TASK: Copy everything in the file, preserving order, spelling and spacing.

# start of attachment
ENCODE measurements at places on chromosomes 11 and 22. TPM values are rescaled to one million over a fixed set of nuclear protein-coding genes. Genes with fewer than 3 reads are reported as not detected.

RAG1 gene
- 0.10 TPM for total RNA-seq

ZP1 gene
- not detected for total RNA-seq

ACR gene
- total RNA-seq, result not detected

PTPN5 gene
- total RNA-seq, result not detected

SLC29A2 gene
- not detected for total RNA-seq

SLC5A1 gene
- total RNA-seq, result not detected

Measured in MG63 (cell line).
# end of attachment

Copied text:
ENCODE measurements at places on chromosomes 11 and 22. TPM values are rescaled to one million over a fixed set of nuclear protein-coding genes. Genes with fewer than 3 reads are reported as not detected.

RAG1 gene
- 0.10 TPM for total RNA-seq

ZP1 gene
- not detected for total RNA-seq

ACR gene
- total RNA-seq, result not detected

PTPN5 gene
- total RNA-seq, result not detected

SLC29A2 gene
- not detected for total RNA-seq

SLC5A1 gene
- total RNA-seq, result not detected

Measured in MG63 (cell line).